It is widely agreed that rules governing public procurement should bedesigned to achieve value for money. However, in the public works sector,‘. . . the good being procured is usually complex and hard to be exactlyspecified ex ante, . . . [and] alterations to the original project might beneeded after the contract is awarded. This may result in considerablediscrepancies between the lowest winning bid and the actual costs that areincurred by the buyer’ (Bajari et al., 2006). There is now a wide body ofliterature focusing on cost escalation during the execution of contracts andtheir estimates reveal that it can be often quite large. This article is aimed atoffering an empirical test of the determinants of adaptation costs in thepublic works procurement. Using a detailed data set on Italian publicworks contracts, we run an empirical analysis, grounded on the mainconclusions reached in the literature, to test for the main drivers ofadaptation costs.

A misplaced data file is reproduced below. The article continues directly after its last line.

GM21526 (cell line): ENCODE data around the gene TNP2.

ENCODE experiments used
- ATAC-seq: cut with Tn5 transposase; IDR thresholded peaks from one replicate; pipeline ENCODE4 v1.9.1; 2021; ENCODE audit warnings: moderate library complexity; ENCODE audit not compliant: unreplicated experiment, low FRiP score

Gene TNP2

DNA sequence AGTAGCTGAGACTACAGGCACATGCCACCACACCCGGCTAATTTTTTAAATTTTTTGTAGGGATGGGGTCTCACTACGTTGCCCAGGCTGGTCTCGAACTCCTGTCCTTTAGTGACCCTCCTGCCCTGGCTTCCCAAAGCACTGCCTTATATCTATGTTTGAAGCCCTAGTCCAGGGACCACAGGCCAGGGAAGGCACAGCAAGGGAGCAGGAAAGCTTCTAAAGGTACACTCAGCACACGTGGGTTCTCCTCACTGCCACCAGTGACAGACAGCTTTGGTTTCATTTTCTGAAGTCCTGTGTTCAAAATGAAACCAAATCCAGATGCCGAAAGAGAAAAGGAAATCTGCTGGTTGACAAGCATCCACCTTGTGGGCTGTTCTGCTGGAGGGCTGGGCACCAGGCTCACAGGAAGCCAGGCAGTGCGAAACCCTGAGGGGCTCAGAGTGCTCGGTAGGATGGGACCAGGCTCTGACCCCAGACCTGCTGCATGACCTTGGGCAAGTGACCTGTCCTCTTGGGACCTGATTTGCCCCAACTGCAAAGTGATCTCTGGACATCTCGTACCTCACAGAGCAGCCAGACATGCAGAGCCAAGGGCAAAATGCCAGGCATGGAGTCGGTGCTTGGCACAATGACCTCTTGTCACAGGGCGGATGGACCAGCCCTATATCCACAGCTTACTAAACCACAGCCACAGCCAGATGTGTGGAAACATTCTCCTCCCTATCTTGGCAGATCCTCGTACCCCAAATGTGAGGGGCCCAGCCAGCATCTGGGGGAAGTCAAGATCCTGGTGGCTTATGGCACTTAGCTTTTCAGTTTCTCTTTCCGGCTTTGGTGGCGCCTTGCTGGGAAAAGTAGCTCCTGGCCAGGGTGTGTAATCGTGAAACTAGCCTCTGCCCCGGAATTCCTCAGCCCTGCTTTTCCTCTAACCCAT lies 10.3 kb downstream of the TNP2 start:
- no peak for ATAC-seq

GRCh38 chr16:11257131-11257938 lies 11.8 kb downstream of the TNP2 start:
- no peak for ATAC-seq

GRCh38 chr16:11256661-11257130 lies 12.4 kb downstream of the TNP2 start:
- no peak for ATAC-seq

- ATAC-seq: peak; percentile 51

|Titolo:||Determinants of Adaptation Costs in Procurement: An Empirical Estimation on Italian Public Works Contracts|
|Data di pubblicazione:||2012|
|Appare nelle tipologie:||1.1 Articolo in rivista|